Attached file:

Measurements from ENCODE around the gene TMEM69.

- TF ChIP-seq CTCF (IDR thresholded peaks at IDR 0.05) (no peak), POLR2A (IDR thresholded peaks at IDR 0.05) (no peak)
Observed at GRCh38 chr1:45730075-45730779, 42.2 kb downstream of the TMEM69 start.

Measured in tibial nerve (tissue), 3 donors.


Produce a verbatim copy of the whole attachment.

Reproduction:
Measurements from ENCODE around the gene TMEM69.

- TF ChIP-seq CTCF (IDR thresholded peaks at IDR 0.05) (no peak), POLR2A (IDR thresholded peaks at IDR 0.05) (no peak)
Observed at GRCh38 chr1:45730075-45730779, 42.2 kb downstream of the TMEM69 start.

Measured in tibial nerve (tissue), 3 donors.